Op-Ed: How tablets are replacing several everyday use electronic devices

Posted Jul 5, 2013 by Milton Este
Internet tablets actually existed for quite a while, but only recently gained popularity. On a retail level, one of the first tablets introduced was the Archos 5 Internet Tablet (IT) in 2009.
The new iPad s most attractive feature is the  retina-quality  screen  which is supposedly the same ...
The new iPad's most attractive feature is the "retina-quality" screen, which is supposedly the same resolution as the human eye.
While the bigger players including Microsoft, Apple, and Google concentrated on smartphones, this small French company first fully utilized Google's Android platform. Of course, this is just the first tablet worth considering. Archos has been making handheld tablets specializing at 5-inches and 7-inches for quite a while, but running on their own operating system. Their tablets were brought to the market as early as 2004.
Only a few years later, more and more companies began shelling out their own tablets in 2010. Since then, we now have the Apple iPad, Microsoft Surface, Google Nexus, HTC Slate, and the list just goes on and on.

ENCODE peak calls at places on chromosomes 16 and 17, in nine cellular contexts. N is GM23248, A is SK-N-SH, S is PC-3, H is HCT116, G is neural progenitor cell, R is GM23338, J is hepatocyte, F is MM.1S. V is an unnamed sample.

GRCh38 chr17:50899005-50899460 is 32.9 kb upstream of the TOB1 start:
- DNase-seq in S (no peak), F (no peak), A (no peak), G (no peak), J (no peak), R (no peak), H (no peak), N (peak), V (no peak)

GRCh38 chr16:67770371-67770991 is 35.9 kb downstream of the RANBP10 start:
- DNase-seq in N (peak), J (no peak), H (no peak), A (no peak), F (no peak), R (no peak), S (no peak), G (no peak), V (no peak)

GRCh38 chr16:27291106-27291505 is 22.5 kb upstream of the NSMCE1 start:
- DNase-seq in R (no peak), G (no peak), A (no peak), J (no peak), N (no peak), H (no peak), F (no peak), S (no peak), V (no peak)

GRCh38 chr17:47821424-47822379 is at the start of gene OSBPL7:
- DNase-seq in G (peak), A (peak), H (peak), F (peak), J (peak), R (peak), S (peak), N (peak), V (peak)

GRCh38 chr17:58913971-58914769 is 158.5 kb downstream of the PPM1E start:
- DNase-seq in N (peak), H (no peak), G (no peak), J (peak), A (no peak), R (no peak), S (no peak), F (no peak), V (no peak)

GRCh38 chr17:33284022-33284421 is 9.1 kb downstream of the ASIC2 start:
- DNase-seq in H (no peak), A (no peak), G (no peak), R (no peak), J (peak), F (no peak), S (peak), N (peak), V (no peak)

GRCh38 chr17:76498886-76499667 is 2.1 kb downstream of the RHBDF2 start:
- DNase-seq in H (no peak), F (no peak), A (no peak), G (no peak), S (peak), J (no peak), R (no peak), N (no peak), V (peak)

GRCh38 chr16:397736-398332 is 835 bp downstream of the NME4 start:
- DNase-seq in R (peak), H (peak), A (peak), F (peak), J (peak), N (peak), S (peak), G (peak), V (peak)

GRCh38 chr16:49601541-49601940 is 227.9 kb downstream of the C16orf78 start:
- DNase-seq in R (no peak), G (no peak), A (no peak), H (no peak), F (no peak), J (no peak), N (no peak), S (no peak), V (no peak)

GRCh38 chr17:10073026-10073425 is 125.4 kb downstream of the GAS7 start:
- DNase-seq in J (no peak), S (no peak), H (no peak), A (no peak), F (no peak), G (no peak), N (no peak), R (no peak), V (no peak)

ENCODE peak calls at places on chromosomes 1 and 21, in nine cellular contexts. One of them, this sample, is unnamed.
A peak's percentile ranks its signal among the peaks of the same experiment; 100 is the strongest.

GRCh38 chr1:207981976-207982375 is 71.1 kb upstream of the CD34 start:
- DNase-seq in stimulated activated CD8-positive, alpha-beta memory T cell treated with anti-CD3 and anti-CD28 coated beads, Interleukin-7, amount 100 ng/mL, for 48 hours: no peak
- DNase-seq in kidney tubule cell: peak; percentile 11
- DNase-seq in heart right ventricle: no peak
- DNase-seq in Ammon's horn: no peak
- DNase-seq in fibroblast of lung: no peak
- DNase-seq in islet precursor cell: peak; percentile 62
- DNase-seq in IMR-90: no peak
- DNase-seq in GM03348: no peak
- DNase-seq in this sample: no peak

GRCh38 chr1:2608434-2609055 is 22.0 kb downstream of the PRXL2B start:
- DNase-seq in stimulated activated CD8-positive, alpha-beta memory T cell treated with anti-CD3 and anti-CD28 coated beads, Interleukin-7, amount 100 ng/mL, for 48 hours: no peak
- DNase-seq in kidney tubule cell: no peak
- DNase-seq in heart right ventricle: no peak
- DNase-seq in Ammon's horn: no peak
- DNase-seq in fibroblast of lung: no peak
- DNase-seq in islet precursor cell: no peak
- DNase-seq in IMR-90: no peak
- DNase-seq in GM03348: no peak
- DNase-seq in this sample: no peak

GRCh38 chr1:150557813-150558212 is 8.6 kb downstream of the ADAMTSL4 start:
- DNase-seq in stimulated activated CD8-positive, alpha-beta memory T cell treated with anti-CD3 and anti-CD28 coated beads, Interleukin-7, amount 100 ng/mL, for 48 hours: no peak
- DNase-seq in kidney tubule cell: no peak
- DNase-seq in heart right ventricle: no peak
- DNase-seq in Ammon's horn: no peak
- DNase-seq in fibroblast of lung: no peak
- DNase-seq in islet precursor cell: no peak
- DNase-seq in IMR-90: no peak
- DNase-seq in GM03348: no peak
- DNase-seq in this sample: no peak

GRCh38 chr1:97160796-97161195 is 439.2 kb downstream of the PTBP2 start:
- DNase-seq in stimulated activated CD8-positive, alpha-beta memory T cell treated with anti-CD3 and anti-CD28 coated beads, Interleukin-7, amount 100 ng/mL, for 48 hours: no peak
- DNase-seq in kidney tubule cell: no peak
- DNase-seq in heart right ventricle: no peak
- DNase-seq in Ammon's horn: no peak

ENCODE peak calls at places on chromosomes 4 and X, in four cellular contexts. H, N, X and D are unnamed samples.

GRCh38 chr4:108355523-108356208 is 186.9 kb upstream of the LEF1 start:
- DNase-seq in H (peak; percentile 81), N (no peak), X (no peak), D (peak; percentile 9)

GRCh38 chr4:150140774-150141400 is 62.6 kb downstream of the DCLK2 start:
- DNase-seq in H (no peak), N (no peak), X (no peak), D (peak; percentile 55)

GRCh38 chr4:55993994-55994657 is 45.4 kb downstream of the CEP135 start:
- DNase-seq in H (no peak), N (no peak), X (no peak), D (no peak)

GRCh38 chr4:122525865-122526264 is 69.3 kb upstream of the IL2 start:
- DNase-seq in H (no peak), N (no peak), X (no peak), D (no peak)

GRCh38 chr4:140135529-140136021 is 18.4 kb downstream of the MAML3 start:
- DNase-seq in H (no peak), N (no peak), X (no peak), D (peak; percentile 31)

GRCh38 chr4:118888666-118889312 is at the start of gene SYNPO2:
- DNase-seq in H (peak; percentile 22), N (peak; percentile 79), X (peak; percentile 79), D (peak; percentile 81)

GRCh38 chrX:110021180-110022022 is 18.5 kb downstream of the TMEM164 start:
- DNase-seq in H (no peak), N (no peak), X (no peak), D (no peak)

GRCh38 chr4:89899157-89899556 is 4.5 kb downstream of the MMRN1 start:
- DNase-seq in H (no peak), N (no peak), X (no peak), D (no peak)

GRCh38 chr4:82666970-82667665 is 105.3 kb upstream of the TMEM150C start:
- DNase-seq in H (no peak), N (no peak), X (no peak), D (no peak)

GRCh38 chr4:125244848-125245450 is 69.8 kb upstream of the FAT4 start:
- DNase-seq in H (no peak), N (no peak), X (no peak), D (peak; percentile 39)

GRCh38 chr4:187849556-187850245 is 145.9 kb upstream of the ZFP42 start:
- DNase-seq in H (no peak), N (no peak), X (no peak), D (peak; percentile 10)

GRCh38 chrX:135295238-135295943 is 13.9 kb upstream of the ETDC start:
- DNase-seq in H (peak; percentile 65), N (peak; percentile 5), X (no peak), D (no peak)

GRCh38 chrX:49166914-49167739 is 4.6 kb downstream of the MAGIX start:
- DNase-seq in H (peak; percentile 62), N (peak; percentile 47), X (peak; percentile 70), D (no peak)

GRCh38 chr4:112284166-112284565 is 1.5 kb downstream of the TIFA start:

In terms of the tablet popularity, there have been various surveys and research projects set forth to fully determine the tablet users versus personal computers. However, these researches fail to take into account of interest and the fact that one or more of these devices may be used.
One of the easiest ways to really see tablets at work is at tourism capitals. More and more people are choosing the bigger, tablet solution to take photographs and videos compared to the digital camera counterparts.
However, in terms of where tablets will go in the future, there really is no telling. With Google being the dominant search engine, the Google Trends tool provides the easiest way to monitor consumer interests through searches.
A quick search of 'tablets versus digital cameras' reveals that the popularity or the interests of consumers lie greater with tablets than digital cameras. The daily search behavior for tablets have crossed and now exceeded digital cameras:
*Blue marks tablets while red marks digital cameras
However, a more accurate measure would be comparing mobile computer with the traditional personal desktop computer and laptops. Here are two graphs for the search popularity and interests for laptops, desktops, and tablets:
The latter reveals a predicted future trend. It looks like tablets won't be replacing desktops and laptops any time soon in terms of general interest. The main reason is still the lack of performance and usability. As tablets become more user friendly and inputs become much faster, there will no doubt be a much higher demand for tablets and mobile computing. Also, it is important to note that this is a very informal predicament of the tablet's future.